Divorce and figuring out child custody is almost always challenging. In many cases, couples can come to an amicable agreement and work to put aside their differences for the sake of their children. However, this isn’t always the case. Especially in high-conflict divorces and custody cases, parental alienation can occur.
Here is what you need to know about parental alienation, what you can do if you think your child is being alienated against you, and whether or not this is something that can be proved in court.
What Is Parental Alienation?
Parental alienation is the concept of when a child identifies strongly with one parent and hates and rejects the other parent without just cause.
If a child rejects a parent due to abuse, substance abuse in their presence, or other types of harm or neglect, they would have an understandable reason for wanting to stay away from the parent and disliking them.
If a parent tries to keep the child from the other parent because the other parent is harming them or is otherwise unfit, this is another understandable reason where the child’s welfare is placed first.
However, especially in high-conflict divorces or custody cases, one parent can alienate the child from the other without just cause. They simply don’t want their child to have anything to do with the other parent because they do not like the other parent. As such, they try to interfere with the parent-child bond and make the child hate the other parent as they do.
They can do this by pressuring the child to agree with them, interfering with the child’s relationship with the other parent, and programming them to believe things of the other parent that are not true. The alienating parent places their feelings before the welfare of the child. This can cause both the parent who is being alienated and the child to be harmed.
How Does Parental Alienation Occur?
Both fathers and mothers can alienate their children from each other. The alienating parent is whichever one does not have their child’s best interests at heart.
Some of the ways in which this can happen include:
- Limiting the child’s contact with the other parent.
- Talking badly about the other parent in front of or to the child.
- Making the child take sides.
- Not informing the other parent about important information.
- Making a child fear their other parent.
- Convincing the child of things that are not true.
- Making the child feel guilty for wanting to spend time with the other parent.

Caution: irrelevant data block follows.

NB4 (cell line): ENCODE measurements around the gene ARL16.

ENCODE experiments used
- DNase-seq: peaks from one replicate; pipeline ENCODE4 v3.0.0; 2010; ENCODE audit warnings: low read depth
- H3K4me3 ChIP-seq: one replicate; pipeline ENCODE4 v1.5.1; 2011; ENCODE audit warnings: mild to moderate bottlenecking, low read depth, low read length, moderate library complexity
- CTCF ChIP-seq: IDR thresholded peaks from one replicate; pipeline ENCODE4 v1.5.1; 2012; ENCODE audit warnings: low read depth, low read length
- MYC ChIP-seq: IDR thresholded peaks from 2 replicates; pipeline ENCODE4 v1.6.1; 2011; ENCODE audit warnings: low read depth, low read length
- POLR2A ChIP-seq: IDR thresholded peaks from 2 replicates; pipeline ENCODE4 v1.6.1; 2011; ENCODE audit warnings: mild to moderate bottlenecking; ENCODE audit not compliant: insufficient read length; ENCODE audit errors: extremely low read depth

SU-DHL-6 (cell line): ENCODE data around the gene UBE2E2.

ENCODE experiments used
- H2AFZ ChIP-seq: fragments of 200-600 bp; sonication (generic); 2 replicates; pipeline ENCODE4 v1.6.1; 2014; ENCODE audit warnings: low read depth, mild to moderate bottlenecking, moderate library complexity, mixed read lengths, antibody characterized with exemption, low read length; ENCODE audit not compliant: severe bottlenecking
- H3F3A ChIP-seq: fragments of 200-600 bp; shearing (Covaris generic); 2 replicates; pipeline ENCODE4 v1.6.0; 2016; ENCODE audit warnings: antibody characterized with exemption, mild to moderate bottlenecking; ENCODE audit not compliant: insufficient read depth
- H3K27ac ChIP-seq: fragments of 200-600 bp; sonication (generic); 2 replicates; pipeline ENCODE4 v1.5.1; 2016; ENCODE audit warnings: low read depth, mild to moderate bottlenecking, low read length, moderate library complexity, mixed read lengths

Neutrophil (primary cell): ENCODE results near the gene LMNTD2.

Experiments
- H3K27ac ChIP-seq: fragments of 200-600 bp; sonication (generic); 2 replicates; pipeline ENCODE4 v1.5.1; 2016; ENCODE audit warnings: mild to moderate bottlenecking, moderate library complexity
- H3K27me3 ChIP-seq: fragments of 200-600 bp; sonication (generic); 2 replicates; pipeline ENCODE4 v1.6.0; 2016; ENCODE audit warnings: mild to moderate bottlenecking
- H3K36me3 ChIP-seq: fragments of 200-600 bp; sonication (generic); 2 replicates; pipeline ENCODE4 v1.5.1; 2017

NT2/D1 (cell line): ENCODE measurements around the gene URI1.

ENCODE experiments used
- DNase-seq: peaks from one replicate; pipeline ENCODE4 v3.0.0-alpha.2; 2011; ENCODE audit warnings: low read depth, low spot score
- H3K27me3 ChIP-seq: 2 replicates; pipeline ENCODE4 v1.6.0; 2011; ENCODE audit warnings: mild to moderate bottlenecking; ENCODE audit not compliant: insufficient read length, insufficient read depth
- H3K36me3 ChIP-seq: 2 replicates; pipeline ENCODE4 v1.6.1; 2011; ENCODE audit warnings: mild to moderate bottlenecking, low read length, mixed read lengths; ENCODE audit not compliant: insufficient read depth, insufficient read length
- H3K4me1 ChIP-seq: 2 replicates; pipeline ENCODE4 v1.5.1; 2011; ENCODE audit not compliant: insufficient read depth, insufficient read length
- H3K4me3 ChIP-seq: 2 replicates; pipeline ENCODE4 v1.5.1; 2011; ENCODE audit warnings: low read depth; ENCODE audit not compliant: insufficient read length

- Not allowing the child to speak positively about the other parent.
- Manipulating or bribing the child into not spending time with the other parent.
- Cutting the other parent out from their child’s life.
- Brainwashing the child.
Especially in high-conflict divorces, parents may sometimes engage in some of these behaviors without realizing how they affect the child. They may speak badly about the other parent in front of the child without thinking about how that can affect the child.
Parental alienation is the intentional destruction of a parent-child relationship without just cause.
What Are The Effects Of Parental Alienation?
Parental alienation can affect both the alienated parent and the child being alienated. The child can end up unfairly criticizing the other parent, without evidence or with false reasoning. They may not feel guilty and have only negative feelings towards that parent. They may talk in ways that seem borrowed from adult language or reference things before their memory.
The child may previously have had a strong relationship with the alienated parent, but now, only has one with the alienating parent. The child may like spending time with the alienated parent but be afraid to tell this to the alienating parent. Given the opportunity to bond, the child and the alienated parent may get along well, but when forced apart, the child may hate the other parent.
This can cause both the alienated parent and the child pain and impact their life.
What Can You Do If Your Child Is Being Alienated From You?
If you feel like your child is being alienated from you, this is very difficult to prove. Family therapy can help to rebuild bonds, as can court orders and custody agreements that the child spend time with you.
Can Parental Alienation Be Proved In Court?
As previously mentioned, parental alienation is very difficult to prove. Courts have the child’s best interest in mind and will hear all the evidence and the cases presented to them in order to determine what to do.
Are You Going Through A Divorce Or Child Custody Case?
In most cases, both parents try to put their children first. Many couples that should divorce stay together for the sake of their children without realizing how this can harm the children. Determining custody and trying to keep their personal feelings about each other private can benefit the children. The more amicable, the easier it is for the child.
Of course, there are cases where one parent should not have custody over or access to the child. If there is just cause for the child to dislike and want to stay away from the other parent, the parent trying to keep the child from the other is typically just trying to protect them.
However, this is not the case with parental alienation.